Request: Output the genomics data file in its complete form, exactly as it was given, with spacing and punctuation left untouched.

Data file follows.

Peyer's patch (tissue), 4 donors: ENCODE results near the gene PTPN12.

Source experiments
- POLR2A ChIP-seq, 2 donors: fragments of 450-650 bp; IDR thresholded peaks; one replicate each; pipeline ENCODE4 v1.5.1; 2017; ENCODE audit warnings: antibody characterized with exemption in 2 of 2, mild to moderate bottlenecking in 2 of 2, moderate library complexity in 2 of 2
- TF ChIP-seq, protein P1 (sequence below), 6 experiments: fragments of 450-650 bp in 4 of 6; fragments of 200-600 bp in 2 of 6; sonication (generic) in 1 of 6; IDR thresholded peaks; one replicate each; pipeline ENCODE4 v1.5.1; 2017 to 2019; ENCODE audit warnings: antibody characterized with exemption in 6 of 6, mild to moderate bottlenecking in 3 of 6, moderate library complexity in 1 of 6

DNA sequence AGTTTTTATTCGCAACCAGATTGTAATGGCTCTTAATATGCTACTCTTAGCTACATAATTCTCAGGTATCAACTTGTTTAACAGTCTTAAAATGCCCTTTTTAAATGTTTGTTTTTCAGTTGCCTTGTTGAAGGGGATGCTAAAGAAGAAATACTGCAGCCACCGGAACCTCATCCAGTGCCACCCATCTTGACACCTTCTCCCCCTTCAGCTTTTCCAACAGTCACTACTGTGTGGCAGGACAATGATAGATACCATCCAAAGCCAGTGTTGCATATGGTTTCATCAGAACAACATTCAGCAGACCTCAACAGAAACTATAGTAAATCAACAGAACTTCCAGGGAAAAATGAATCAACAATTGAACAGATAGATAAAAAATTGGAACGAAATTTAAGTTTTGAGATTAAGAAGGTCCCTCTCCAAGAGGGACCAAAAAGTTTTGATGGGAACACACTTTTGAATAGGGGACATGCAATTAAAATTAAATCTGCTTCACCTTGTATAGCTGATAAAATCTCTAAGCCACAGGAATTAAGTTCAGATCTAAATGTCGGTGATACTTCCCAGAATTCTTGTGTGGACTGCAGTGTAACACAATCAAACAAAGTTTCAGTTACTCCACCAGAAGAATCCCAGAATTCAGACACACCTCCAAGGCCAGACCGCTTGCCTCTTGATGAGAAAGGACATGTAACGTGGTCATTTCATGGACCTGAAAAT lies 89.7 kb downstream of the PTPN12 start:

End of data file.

Peyer's patch (tissue), 4 donors: ENCODE results near the gene PTPN12.

Source experiments
- POLR2A ChIP-seq, 2 donors: fragments of 450-650 bp; IDR thresholded peaks; one replicate each; pipeline ENCODE4 v1.5.1; 2017; ENCODE audit warnings: antibody characterized with exemption in 2 of 2, mild to moderate bottlenecking in 2 of 2, moderate library complexity in 2 of 2
- TF ChIP-seq, protein P1 (sequence below), 6 experiments: fragments of 450-650 bp in 4 of 6; fragments of 200-600 bp in 2 of 6; sonication (generic) in 1 of 6; IDR thresholded peaks; one replicate each; pipeline ENCODE4 v1.5.1; 2017 to 2019; ENCODE audit warnings: antibody characterized with exemption in 6 of 6, mild to moderate bottlenecking in 3 of 6, moderate library complexity in 1 of 6

DNA sequence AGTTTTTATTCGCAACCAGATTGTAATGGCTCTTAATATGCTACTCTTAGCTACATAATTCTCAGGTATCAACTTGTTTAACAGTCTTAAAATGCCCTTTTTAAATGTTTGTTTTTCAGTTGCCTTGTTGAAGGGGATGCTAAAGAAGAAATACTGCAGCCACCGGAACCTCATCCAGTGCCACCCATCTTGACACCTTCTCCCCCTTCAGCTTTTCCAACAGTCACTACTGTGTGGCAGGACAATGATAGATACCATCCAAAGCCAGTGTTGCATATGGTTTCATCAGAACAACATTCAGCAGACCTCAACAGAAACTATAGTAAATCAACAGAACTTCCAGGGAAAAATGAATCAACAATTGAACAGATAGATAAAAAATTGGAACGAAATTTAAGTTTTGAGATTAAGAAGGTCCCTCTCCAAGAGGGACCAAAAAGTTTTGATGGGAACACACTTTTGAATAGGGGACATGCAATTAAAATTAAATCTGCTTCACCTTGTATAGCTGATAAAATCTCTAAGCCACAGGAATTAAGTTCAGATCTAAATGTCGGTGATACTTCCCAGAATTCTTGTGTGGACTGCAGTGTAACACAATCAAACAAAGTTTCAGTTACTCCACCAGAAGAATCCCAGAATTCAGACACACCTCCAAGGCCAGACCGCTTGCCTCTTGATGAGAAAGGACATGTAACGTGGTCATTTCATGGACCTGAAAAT lies 89.7 kb downstream of the PTPN12 start: